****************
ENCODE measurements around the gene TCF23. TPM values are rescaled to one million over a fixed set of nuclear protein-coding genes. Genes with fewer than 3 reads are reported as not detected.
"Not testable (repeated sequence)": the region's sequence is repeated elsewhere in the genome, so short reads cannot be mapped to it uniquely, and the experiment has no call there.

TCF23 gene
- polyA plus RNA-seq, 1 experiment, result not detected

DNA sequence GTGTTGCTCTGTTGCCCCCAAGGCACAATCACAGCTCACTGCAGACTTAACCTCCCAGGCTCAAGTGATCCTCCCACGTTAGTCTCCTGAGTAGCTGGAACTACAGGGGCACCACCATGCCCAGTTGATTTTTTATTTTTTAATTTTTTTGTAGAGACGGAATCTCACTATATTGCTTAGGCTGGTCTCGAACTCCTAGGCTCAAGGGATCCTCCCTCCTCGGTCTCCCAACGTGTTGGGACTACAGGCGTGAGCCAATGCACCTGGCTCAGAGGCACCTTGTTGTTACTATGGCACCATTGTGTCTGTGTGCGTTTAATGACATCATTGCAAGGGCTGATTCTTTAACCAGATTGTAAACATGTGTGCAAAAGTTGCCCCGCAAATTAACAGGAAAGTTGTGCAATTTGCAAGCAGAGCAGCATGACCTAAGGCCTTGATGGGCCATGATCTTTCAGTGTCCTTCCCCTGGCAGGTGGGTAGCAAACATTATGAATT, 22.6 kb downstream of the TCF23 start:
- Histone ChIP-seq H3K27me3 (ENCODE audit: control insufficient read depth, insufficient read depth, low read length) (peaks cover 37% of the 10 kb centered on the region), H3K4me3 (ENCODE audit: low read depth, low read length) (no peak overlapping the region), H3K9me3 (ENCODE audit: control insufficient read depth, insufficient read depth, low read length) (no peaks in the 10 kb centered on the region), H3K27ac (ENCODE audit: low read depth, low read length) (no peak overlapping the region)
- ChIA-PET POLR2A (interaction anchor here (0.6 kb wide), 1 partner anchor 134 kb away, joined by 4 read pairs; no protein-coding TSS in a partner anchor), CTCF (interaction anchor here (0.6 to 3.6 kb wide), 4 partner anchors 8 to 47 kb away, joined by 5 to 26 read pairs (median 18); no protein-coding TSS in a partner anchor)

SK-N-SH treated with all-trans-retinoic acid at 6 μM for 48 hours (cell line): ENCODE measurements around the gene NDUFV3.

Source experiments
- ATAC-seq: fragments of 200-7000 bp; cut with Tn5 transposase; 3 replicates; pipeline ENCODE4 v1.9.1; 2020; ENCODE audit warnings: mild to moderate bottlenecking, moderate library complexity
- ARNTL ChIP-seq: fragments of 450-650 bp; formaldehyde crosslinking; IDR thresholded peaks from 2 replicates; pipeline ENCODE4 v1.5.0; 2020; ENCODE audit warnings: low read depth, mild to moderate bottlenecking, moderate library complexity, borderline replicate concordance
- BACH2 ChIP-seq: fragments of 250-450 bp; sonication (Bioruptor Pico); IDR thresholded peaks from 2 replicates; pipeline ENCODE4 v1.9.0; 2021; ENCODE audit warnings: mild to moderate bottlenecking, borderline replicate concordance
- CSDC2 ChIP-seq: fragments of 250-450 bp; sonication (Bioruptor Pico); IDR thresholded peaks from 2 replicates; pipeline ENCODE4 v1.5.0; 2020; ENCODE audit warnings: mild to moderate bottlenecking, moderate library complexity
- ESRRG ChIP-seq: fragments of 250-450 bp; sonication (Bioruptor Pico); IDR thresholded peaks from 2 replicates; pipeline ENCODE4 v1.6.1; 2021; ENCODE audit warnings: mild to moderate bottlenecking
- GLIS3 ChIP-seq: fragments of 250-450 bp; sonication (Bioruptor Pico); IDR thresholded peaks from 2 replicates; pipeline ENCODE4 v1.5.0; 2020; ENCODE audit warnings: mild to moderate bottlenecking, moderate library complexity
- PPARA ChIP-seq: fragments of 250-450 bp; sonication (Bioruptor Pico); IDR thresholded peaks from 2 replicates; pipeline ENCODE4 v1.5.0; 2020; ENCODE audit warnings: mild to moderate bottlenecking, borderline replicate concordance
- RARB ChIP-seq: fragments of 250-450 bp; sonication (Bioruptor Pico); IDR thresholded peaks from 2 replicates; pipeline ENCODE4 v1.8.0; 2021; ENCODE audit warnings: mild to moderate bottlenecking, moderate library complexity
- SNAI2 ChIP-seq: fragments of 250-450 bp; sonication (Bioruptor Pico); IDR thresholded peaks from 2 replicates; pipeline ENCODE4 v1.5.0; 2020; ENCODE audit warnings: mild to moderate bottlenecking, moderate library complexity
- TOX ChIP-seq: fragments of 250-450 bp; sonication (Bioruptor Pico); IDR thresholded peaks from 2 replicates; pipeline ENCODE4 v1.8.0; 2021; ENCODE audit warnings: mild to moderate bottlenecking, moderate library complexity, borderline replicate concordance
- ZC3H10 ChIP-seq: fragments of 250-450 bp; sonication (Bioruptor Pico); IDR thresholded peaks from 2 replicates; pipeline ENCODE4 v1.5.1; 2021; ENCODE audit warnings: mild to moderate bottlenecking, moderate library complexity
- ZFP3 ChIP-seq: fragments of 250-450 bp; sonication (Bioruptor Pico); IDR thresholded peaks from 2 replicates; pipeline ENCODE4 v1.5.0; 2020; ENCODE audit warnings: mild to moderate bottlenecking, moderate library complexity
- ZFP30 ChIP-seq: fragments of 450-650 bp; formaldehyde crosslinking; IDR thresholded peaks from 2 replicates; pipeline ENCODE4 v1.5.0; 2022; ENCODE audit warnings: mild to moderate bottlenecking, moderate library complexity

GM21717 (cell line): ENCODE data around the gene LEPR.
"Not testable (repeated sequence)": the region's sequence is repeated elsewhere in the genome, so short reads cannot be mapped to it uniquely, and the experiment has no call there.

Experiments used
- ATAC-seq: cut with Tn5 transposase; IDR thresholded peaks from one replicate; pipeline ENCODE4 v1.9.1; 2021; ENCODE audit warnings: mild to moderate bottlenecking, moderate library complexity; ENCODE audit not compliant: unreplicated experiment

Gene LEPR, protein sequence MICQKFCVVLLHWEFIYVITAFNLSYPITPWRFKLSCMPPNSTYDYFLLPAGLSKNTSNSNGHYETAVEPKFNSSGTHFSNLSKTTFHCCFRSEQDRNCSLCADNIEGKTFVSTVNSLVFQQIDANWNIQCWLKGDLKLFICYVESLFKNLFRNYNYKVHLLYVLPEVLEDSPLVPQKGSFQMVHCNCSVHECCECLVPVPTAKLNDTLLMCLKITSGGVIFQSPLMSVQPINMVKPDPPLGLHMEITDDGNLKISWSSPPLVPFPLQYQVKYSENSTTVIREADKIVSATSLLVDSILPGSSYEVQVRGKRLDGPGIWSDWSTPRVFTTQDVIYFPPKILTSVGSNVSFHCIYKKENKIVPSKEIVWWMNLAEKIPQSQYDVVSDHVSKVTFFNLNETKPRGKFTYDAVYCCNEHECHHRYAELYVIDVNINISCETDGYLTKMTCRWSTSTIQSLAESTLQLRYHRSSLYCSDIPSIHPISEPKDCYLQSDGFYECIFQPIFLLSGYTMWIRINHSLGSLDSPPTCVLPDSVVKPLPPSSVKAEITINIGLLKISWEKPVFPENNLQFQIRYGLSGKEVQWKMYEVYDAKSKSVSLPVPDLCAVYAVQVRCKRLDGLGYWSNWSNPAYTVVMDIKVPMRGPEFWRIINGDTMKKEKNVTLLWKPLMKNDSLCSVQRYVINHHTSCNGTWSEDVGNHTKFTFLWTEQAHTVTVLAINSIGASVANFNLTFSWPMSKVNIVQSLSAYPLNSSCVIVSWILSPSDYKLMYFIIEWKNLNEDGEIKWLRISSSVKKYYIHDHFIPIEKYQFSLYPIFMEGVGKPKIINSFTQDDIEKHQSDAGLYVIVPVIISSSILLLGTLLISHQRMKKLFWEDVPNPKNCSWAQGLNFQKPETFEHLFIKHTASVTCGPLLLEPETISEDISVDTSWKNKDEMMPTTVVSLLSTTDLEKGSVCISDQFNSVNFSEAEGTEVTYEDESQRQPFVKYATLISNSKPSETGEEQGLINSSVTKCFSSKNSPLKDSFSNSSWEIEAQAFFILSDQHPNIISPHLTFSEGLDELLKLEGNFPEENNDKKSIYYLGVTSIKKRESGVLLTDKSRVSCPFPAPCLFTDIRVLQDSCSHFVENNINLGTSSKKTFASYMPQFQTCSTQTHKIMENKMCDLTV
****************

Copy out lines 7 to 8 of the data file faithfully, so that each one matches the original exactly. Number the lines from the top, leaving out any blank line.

- ChIA-PET POLR2A (interaction anchor here (0.6 kb wide), 1 partner anchor 134 kb away, joined by 4 read pairs; no protein-coding TSS in a partner anchor), CTCF (interaction anchor here (0.6 to 3.6 kb wide), 4 partner anchors 8 to 47 kb away, joined by 5 to 26 read pairs (median 18); no protein-coding TSS in a partner anchor)

SK-N-SH treated with all-trans-retinoic acid at 6 μM for 48 hours (cell line): ENCODE measurements around the gene NDUFV3.